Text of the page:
## PSN-L Email List Message

Subject: Re: On timing
From: ChrisAtUpw@.......
Date: Mon, 11 Apr 2005 22:03:12 EDT

```
In a message dated 11/04/2005, asc@............... writes:

Reluctant as I was to get involved in a good story, Chris
Chapman  finally got me in with:

' I agree that you  can't use the sub microsecond accuracy of a good GPS
clock. However, if  your clock only had an accuracy of 1 sec, you would
have a possible error  of ~10 km. If it had an error of 10 sec, the
possible error is ~100 km.  Neither would be particularly helpful when
estimating the depth of a quake  at, say 40 km, or of it's position. I'm
sorry to put it so bluntly, but if  you CAN'T give error limits to your
measurements, you are JUST COLLECTING  GARBAGE !'

You can use S-P intervals to locate the epicentre, travel  time curves
to compute an origin time and depth-phase identification to  sort out
focal depth - one could get away without accurate time at all,  but it
makes life easier.
Cheers
Kevin

Kevin  McCue
Director
Australian Seismological  Centre

Dear Dr McCue,

I am not sure if you have appreciated quite how  erratic computer
software clocks can be? Let's say that we have three amateur  stations which know
their Lat and Long co-ordinates, but are each only 50  km apart in a roughly
straight line in a UK setting. My clock lost 6  sec per hour and the central
station gained 6 sec per hour when  checked last week, but the other end one is
unknown. We are all using  the standard Widows clock update of once per week and
are at the end of the  cycle. We all measure a P / S delay times of the order
of 10 min, but  we have only the one vertical sensor with some cross
sensitivity.

Sure we can put in figures for the average travel  times for a range of
depths, but estimating a 'cocked hat position' and working  back to the time of
origin leaves several minutes unexplained.

How do you suggest that we get an estimate of the  time, location and
depth of the quake and the probable errors,  please?

Regards,

Chris Chapman

In a message dated 11/04/2005, asc@............... writes:
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size=3D2>Reluctant as I was to get involved in a good story, Chris=20
Chapman  finally got me in with:' I agree that=20=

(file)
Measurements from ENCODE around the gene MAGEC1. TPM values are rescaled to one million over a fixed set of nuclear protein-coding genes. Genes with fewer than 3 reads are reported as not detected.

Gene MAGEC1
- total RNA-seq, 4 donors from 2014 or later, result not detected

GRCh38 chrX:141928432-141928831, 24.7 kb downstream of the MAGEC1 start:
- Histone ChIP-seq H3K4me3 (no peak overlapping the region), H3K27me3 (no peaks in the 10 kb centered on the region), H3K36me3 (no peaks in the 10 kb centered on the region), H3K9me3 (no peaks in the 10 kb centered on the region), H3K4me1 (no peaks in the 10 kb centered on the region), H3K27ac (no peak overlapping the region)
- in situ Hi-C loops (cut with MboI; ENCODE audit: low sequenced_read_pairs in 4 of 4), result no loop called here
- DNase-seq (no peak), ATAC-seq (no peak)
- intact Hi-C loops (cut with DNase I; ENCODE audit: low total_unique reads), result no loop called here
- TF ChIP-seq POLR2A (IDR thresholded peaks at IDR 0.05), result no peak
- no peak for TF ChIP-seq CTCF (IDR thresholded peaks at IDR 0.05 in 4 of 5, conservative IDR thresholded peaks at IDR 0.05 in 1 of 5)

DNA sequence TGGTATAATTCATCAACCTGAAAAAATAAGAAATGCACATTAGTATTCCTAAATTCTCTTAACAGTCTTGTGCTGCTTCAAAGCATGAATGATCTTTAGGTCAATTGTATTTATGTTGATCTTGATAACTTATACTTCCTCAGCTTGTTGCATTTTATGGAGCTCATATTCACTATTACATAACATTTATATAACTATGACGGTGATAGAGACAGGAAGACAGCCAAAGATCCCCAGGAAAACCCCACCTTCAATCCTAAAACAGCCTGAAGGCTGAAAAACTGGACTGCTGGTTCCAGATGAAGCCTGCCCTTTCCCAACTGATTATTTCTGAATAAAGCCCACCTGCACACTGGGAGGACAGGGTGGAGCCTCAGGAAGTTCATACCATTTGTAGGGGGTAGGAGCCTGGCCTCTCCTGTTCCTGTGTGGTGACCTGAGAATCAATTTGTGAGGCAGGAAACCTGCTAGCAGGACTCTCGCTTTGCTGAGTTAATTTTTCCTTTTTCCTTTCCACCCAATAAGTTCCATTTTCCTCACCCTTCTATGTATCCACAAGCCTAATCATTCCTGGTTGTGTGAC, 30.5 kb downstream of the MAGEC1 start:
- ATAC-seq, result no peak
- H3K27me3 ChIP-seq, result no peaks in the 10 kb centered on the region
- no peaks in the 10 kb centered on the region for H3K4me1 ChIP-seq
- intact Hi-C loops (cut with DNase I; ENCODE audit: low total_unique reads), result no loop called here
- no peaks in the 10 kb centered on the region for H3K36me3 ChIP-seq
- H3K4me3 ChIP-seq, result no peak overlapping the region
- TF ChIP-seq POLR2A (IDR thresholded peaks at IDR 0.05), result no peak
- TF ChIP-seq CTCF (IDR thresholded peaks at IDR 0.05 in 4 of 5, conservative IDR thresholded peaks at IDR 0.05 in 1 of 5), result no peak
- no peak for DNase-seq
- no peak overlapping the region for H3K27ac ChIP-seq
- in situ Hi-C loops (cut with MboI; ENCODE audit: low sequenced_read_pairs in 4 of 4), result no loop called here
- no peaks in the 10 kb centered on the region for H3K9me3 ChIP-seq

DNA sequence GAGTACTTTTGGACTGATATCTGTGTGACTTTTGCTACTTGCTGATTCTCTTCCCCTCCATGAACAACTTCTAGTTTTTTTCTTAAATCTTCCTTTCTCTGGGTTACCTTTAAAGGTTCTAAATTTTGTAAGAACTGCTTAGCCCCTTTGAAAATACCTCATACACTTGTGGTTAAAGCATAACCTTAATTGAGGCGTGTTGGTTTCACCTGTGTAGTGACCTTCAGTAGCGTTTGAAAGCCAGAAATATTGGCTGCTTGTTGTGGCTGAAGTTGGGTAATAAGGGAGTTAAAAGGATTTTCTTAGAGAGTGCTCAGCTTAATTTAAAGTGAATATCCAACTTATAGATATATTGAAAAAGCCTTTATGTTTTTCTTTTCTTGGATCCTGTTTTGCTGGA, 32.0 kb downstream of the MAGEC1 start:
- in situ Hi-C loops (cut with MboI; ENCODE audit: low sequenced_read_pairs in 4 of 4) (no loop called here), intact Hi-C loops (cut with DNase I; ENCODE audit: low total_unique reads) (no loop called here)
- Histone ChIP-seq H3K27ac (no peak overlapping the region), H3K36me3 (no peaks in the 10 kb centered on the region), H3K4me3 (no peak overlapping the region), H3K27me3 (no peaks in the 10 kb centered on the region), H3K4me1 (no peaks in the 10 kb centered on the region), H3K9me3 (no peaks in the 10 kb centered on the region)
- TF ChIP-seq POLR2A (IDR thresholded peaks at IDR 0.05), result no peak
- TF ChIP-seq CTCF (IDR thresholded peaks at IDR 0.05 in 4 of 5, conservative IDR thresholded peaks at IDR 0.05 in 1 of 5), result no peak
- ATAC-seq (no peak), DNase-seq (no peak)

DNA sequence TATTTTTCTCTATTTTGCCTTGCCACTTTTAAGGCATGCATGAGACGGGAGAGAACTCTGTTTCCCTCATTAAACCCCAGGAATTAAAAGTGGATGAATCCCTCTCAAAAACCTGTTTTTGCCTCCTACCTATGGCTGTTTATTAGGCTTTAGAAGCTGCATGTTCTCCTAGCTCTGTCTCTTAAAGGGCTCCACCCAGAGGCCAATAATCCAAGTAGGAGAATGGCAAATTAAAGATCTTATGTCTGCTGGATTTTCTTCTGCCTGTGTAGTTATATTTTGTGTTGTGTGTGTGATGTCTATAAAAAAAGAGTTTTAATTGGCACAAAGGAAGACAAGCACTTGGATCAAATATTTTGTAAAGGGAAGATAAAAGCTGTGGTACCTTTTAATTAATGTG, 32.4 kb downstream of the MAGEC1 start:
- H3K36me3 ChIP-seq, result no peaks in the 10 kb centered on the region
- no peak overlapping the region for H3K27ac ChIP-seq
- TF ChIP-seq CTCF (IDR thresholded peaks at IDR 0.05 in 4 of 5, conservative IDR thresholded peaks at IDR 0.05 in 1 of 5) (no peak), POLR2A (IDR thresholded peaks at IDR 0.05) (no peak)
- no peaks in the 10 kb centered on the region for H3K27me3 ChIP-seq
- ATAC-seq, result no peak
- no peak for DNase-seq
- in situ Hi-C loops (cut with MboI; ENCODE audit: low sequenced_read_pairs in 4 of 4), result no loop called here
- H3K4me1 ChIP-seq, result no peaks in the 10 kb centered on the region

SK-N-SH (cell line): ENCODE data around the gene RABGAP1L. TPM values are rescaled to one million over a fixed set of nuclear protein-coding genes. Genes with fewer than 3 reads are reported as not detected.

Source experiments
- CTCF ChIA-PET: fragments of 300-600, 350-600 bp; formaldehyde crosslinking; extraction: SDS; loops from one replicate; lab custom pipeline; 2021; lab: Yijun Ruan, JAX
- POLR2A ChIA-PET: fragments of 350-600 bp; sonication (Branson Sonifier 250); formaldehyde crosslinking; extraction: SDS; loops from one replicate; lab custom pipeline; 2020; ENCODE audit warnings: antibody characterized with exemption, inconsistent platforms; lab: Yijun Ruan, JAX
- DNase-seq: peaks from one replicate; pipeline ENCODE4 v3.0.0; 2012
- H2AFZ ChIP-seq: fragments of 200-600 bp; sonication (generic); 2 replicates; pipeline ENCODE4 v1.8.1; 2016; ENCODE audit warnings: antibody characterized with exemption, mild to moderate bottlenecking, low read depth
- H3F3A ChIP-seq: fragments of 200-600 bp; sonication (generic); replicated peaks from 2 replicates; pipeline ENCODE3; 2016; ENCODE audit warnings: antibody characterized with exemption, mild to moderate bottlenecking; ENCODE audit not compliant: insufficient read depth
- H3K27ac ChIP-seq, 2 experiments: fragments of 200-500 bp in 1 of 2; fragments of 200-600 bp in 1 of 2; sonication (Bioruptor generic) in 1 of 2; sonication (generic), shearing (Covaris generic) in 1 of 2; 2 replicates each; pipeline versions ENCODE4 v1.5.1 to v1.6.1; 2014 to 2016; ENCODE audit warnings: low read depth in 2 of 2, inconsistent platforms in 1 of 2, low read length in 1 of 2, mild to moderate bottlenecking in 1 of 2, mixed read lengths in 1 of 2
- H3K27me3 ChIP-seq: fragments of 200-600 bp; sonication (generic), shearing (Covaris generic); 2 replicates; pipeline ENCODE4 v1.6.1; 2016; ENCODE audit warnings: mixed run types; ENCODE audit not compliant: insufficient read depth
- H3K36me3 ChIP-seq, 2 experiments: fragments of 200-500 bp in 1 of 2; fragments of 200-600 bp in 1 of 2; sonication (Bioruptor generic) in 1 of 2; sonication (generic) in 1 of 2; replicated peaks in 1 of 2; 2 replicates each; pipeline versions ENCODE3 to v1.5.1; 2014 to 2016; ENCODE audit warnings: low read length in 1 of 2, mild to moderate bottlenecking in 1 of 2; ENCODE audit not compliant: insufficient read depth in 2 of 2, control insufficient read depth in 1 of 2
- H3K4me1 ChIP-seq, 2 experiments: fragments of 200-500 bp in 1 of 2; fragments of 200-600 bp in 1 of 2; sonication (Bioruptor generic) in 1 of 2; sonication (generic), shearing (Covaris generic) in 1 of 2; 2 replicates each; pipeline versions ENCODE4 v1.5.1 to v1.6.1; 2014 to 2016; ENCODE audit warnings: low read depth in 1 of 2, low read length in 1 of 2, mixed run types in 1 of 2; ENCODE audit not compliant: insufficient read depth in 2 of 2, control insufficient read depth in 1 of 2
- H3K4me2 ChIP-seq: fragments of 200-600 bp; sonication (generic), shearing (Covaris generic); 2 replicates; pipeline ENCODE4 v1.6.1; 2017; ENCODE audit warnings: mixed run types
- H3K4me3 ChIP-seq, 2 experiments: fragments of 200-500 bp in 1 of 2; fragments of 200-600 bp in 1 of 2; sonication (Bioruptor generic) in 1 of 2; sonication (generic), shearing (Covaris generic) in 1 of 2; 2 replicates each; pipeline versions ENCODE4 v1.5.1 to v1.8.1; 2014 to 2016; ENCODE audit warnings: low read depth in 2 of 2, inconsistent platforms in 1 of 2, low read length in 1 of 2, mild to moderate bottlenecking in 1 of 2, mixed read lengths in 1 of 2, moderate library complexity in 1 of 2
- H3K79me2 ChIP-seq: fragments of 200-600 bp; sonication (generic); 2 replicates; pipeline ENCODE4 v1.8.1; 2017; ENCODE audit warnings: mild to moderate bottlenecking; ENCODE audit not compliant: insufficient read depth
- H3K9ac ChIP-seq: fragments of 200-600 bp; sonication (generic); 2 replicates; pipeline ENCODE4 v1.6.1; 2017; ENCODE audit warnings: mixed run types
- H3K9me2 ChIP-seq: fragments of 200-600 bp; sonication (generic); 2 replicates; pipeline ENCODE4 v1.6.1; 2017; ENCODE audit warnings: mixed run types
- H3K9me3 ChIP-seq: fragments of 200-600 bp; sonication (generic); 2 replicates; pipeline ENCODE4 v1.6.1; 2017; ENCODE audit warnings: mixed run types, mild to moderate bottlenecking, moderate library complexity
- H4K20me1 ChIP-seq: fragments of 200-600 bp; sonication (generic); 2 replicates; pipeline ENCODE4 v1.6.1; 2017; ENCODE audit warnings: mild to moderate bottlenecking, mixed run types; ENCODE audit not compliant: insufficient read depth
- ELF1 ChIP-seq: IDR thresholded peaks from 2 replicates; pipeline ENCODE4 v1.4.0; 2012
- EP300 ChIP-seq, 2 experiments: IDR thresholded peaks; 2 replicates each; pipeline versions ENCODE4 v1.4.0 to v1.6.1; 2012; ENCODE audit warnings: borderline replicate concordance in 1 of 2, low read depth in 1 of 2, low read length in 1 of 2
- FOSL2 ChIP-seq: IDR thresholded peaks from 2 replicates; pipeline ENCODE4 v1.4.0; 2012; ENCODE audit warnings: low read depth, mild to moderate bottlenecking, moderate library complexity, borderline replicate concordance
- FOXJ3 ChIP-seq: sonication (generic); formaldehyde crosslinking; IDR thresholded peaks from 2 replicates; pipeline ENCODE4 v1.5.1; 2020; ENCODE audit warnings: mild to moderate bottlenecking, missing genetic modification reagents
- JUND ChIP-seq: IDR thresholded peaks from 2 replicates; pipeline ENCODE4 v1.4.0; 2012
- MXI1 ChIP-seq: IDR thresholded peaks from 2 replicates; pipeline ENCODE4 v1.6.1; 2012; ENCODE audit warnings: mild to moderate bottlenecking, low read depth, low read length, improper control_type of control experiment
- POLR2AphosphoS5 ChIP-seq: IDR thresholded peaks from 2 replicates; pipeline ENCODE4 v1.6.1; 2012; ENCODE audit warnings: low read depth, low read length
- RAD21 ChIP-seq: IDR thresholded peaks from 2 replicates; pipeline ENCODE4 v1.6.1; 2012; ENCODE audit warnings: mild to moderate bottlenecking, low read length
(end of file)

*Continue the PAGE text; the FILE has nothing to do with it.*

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can't use the sub microsecond accuracy of a good GPS clock. However, i=
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your clock only had an accuracy of 1 sec, you would have a possible er=
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of ~10 km. If it had an error of 10 sec, the possible error is ~100 km=
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Neither would be particularly helpful when estimating the depth of a q=
uake=20
at, say 40 km, or of it's position. I'm sorry to put it so bluntly, bu=
t if=20
you CAN'T give error limits to your measurements, you are JUST COLLECT=
ING=20
GARBAGE !'You can use S-P intervals to locate the epicentre, trave=
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time curves to compute an origin time and depth-phase identification t=
o=20
sort out focal depth - one could get away without accurate time at all=
,=20
but it makes life easier.CheersKevinKevin=20
McCueDirectorAustralian Seismological=20
Centre

Dear Dr McCue,

I am not sure if you have appreciated quite how=
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erratic computer software clocks can be? Let's say that we have three amateu=
r=20
stations which know their Lat and Long co-ordinates, but are each only =
50=20
km apart in a roughly straight line in a UK setting. My clock lost =
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sec per hour and the central station gained 6 sec per hour wh=
en=20
checked last week, but the other end one is unknown. We are all us=
ing=20
the standard Widows clock update of once per week and are at the end of the=20
cycle. We all measure a P / S delay times of the order of 10 min,=20=
but=20
we have only the one vertical sensor with some cross sensitivity.

Sure we can put in figures for the average trav=
el=20
times for a range of depths, but estimating a 'cocked hat position' and work=
ing=20
back to the time of origin leaves several minutes unexplained.

How do you suggest that we get an estimate of t=
he=20
time, location and depth of the quake and the probable errors,=20